KBR Tower

From Wikipedia, the free encyclopedia
Jump to navigation Jump to search
KBR Tower
The KBR Tower, with the Downtown Houston YMCA ahead
General information
Status Complete
Type Office
Location 601 Jefferson Street, Houston, Texas
Coordinates 29°45′12″N 95°22′20″W / 29.7533°N 95.3723°W / 29.7533; -95.3723Coordinates: 29°45′12″N 95°22′20″W / 29.7533°N 95.3723°W / 29.7533; -95.3723
Completed 1973
Owner Trizec Properties[1]
Management Brookfield Properties
Roof 550 ft (170 m)
Technical details
Floor count 40
Floor area 1,047,744 sq ft (97,339 m2)
Design and construction
Architect Neuhaus & Taylor

KBR Tower (formerly the M. W. Kellogg Tower) is a 550 ft (167.6m) tall skyscraper in Downtown Houston, Texas, United States; it is a part of the Cullen Center complex. The KBR Tower has the headquarters of KBR.[2][3]

The 40 story building has about 1,047,748 square feet (97,339.0 m2) of rentable office space. The design architect was Neuhaus & Taylor, the general contractor was Linbeck Construction Company, the mechanical engineer was Sam P. Wallace, and the structural engineer was Ellisor Engineering, Inc. The building was completed in 1973.[4]


By 1991, Dresser Industries and its subsidiary, M. W. Kellogg, switched office buildings. Kellogg took over 400,000 square feet (37,000 m2) of space on 16 floors of the Houston skyscraper formerly occupied by its parent firm. The skyscraper was renamed the M. W. Kellogg Tower. In exchange Dresser took over space at 3 Greenway Plaza, which had been renamed to the Dresser Tower. The building swap satisfied Kellogg's need for more space.[5]

In 1998, Exxon announced that it was forming a new subsidiary, Exxon Upstream Development Co. The company planned to initially house the company in the Kellogg Tower before moving it to the Greenspoint business district.[6]

By 2001, Halliburton owned the tower in a joint venture with TrizecHahn. In August of that year, Halliburton announced that it would consolidate 8,000 local employees to office space in Westchase. Halliburton planned to vacate about 650,000 square feet (60,000 m2) of Class B office space in the Kellogg Tower.[7] In December 2001 Halliburton canceled its plans to relocate employees to Westchase. Nancy Sarnoff of the Houston Business Journal said that it made more sense for the company to lease existing space instead of constructing new office space in times of economic downturns.[8]

In 2004, Jeanneret & Associates renewed its lease of 9,806 square feet (911.0 m2) space in the KBR Tower for 10 years.[9]

In 2009, at the KBR Tower, Brookfield Properties began offering office suites from 1,200 square feet (110 m2) to 2,000 square feet (190 m2) to small businesses and laid off individuals seeking to start their own businesses.[10]

In 2010, KBR signed a 20-year lease for 1,200,000 square feet (110,000 m2) at the KBR Tower and 500 Jefferson. In 2011 Brookfield Properties Corp. offered a 50% interest in the KBR Tower for sale. Paul Layne, Suresh Brookfield's Houston area executive vice president, said that the KBR lease made the building a major candidate for the sale of its interest. KBR owns the other 50% interest. Layne did not state whether KBR had the right of first refusal on Brookfield's interest. Layne said that confidentiality concerns were why he did not reveal the information.[11]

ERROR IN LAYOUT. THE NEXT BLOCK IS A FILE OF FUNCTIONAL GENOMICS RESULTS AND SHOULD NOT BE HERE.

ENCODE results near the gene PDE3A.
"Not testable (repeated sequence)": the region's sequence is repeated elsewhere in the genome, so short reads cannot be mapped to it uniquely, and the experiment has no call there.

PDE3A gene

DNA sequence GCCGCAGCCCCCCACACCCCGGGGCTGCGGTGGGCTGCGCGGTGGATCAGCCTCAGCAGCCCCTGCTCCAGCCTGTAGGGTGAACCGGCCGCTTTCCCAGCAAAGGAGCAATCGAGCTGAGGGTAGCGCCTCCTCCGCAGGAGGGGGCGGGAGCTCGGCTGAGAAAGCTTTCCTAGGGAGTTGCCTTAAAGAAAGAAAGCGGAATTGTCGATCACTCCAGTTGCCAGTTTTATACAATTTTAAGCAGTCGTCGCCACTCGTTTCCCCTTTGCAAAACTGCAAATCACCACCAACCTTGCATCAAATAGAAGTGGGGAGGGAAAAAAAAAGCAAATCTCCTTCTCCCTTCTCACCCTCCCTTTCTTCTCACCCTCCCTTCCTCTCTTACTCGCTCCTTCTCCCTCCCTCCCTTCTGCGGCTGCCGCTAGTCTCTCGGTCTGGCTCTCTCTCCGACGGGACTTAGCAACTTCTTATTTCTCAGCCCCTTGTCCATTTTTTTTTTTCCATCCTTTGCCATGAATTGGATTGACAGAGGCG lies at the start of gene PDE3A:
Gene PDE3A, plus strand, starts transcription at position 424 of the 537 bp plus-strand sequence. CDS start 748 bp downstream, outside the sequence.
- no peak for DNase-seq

In 2012 an affiliate of W.P. Carey purchased the KBR Tower.[12]


See also[edit]


  1. ^ "Cullen Center." Carlin/White Associates. Retrieved on August 23, 2009.
  2. ^ Eriksen, Helen. "Will KBR ditch its Houston headquarters for Katy suburbia?." Houston Chronicle. April 30, 2008. Retrieved on January 13, 2009.
  3. ^ "Locations Archived 2009-01-08 at the Wayback Machine.." KBR. Retrieved on January 13, 2009.
  4. ^ "KBR Tower." Brookfield Properties. Retrieved on August 13, 2009.
  5. ^ Stuart, Lettice. "REAL ESTATE; A Big Swap Of Offices In Houston." The New York Times. Wednesday May 15, 1991.
  6. ^ Durgin, Hillary. "Exxon Forms New Houston-Based Company to Focus on Deepwater Projects." Knight Ridder/Tribune Business News. June 3, 1998. Retrieved on November 11, 2009.
  7. ^ Sarnoff, Nancy. "Halliburton move could create hole in Houston's office market." Houston Business Journal. Friday August 10, 2001. Retrieved on November 11, 2009.
  8. ^ Sarnoff, Nancy. "Downtown up, Westchase down as Halliburton postpones project." Houston Business Journal. Friday December 21, 2009. Retrieved on November 11, 2009.
  9. ^ Sarnoff, Nancy. "Cullen Center snags new leases." Houston Business Journal. Wednesday February 18, 2004. Retrieved on November 11, 2009.
  10. ^ Sarnoff, Nancy. "Developer Thinks Small." Houston Chronicle. February 7, 2009. Retrieved on November 11, 2009.
  11. ^ "Downtown Houston real estate lures buyers." Houston Business Journal. Friday May 6, 2011. Retrieved on October 15, 2011.
  12. ^ Feser, Katherine. "Deal of the Week: Building could get a new address." Houston Chronicle. November 21, 2014. Retrieved on February 25, 2015.

External links[edit]